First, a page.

Imagine telling someone 15 years ago that you work as a social media manager.
“You mean you get paid to post on MySpace and Facebook? Seriously?”
Sure, it seems humorous now, considering how most companies employ at least one social media manager, but the role was only recently born out of technological advancement.
Rapid change occurs across every industry, and when it comes to software, the massive rise of cloud-based software as a service (SaaS) flips the way IT teams need to think about SaaS acquisition and management. In fact, according to Bessemer’s Cloud Industry Update for 2020, cloud will account for over 75% of all software by 2030.
As organizations adopt more cloud and SaaS technologies, they quickly realize they need to take a new approach to manage these resources and get the most out of their investments. There’s now an in-demand career opportunity for IT and other professionals who can effectively manage an organization’s SaaS portfolio. Enter the SaaS Manager.
This was a session topic at Zylo’s 2021 SaaSMe conference, the industry’s first-ever event dedicated fully to SaaS Management.
Titled “Defining Your Career with SaaS Management,” Zylo Chief People Officer Ellen Humphrey hosted a panel of IT professionals, including Samantha Emrick, Software Asset Manager at Genesys; Leah Tubb, Program Manager of IT Strategy and Business Solutions at Atlassian; and Renee Turco, Technology Asset Manager at AbbVie, to discuss their paths to finding success in SaaS Management.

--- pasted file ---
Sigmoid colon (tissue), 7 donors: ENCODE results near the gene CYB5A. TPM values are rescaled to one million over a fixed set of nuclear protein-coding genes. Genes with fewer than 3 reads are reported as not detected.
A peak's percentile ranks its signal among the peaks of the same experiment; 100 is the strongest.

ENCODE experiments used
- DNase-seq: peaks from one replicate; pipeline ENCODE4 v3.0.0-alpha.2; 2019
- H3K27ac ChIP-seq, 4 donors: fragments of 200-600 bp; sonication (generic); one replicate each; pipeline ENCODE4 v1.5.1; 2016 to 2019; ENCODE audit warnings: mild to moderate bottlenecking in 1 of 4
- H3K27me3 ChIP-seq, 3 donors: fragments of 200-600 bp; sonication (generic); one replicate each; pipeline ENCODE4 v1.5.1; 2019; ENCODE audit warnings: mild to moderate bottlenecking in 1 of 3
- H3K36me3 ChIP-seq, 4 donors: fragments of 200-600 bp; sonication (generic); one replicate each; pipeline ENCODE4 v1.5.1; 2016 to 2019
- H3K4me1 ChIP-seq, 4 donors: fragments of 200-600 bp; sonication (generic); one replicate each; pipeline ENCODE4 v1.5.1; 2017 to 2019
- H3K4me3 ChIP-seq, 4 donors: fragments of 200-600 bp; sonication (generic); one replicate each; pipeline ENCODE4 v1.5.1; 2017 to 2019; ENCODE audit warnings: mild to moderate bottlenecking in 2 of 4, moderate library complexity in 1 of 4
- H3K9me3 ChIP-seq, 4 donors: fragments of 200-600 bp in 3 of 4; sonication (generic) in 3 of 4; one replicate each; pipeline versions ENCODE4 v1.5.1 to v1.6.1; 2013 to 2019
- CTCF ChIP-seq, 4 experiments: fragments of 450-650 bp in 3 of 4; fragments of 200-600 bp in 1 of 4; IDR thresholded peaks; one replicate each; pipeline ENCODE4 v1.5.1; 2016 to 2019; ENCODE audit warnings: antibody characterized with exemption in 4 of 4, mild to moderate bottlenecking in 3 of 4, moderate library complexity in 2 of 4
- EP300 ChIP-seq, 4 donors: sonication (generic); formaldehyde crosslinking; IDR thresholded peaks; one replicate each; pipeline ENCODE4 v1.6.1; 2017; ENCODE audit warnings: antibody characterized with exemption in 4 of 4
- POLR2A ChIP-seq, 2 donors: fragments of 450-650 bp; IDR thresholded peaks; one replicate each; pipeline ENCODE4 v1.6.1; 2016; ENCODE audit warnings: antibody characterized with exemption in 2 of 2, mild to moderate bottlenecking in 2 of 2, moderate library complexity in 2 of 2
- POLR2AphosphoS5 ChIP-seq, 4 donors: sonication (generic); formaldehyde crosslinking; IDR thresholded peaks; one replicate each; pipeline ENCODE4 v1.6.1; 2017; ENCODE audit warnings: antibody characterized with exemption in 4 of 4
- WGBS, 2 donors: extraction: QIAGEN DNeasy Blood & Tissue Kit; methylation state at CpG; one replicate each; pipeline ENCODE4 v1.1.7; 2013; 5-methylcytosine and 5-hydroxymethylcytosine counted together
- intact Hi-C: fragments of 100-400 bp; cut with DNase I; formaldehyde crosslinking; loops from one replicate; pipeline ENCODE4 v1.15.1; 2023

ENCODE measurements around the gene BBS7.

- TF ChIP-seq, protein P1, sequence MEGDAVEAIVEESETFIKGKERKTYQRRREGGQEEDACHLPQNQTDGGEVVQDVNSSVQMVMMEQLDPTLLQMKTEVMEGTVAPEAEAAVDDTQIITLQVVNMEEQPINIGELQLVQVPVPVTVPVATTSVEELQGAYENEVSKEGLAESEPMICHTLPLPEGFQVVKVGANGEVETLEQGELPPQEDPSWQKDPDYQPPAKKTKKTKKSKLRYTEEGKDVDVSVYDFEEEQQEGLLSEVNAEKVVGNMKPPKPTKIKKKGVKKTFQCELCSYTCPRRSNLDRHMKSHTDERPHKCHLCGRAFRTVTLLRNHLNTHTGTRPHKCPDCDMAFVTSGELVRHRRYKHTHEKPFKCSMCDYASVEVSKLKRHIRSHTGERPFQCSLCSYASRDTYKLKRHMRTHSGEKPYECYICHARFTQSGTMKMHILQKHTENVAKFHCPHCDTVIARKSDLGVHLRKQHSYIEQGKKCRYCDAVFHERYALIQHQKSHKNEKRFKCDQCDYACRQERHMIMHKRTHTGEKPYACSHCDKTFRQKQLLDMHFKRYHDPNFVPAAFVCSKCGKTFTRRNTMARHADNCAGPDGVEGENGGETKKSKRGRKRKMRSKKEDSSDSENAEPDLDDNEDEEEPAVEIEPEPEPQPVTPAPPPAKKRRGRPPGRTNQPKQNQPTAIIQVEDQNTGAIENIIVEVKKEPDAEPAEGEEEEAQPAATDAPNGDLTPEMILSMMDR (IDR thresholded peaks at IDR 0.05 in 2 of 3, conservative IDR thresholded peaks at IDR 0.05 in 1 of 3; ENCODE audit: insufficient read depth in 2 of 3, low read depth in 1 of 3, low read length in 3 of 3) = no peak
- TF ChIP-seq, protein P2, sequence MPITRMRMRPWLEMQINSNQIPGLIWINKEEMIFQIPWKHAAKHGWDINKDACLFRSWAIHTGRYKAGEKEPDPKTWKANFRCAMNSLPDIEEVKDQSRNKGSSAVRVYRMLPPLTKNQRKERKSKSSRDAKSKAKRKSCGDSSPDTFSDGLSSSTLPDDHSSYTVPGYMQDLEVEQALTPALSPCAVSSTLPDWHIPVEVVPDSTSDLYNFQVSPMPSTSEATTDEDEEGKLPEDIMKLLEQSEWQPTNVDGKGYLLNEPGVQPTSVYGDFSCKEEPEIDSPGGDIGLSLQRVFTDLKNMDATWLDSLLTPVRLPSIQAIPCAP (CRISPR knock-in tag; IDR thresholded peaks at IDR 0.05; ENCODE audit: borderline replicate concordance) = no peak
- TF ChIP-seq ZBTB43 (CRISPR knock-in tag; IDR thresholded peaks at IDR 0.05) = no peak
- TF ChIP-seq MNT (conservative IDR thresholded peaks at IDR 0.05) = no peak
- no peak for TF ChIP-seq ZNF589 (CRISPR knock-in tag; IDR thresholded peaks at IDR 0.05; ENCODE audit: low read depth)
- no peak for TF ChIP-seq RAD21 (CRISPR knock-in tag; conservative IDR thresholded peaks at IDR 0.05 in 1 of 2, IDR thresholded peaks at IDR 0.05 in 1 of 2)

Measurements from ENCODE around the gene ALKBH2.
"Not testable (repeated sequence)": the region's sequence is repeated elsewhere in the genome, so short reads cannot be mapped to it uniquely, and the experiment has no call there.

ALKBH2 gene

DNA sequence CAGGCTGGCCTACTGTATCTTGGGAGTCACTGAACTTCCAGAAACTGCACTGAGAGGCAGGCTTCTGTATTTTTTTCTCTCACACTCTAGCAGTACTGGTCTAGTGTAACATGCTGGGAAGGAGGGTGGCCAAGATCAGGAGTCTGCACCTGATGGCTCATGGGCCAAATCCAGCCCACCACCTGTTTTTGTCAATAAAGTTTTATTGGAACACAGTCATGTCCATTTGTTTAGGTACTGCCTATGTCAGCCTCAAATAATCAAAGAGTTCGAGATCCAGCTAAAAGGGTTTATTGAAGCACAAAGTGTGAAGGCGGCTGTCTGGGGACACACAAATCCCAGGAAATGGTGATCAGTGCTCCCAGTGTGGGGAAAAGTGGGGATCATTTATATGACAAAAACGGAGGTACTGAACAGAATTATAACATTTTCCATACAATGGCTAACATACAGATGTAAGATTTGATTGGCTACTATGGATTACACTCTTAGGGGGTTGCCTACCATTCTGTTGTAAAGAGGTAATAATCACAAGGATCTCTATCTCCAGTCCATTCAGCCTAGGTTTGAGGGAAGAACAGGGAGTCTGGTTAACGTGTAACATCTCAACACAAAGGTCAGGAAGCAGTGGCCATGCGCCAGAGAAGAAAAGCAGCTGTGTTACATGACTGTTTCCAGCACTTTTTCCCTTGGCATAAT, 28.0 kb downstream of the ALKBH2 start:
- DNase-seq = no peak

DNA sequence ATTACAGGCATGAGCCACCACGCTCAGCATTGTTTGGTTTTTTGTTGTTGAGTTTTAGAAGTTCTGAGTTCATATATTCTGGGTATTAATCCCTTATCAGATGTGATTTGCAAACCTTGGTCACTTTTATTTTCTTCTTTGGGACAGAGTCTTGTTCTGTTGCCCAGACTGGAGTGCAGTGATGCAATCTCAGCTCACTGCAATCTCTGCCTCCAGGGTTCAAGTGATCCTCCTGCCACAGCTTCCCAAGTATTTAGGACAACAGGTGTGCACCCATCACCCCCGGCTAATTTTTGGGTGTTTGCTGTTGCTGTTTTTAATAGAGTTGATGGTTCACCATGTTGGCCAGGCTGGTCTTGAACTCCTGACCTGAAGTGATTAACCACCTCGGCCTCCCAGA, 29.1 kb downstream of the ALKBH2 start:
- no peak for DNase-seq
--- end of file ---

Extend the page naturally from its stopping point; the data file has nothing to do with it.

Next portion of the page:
Read on for some of the key takeaways or watch the full session below. And be sure to catch the rest of the SaaSMe 2021 sessions here. (Psst! You can also register for the upcoming SaaSMe Virtual here.)
How Does Your Organization Define SaaS Management?
The panelists all mentioned how they experienced an explosion in SaaS, with Tubb and Emrick noting how their organizations plan to become fully cloud-based in the near-future.
“At Atlassian, we’re 99% cloud. We have very few on-premise instances,” Tubb says. “And for SaaS Management, I was encouraged by my management chain to really dig in. We call it the onion. We keep peeling back, and keep finding more and more. Right now, it’s working to make sure we’re compliant with our privacy rules, making sure we’re getting them access correctly, making sure they’re spending money in a good way. But also making sure our employees can do their best work.”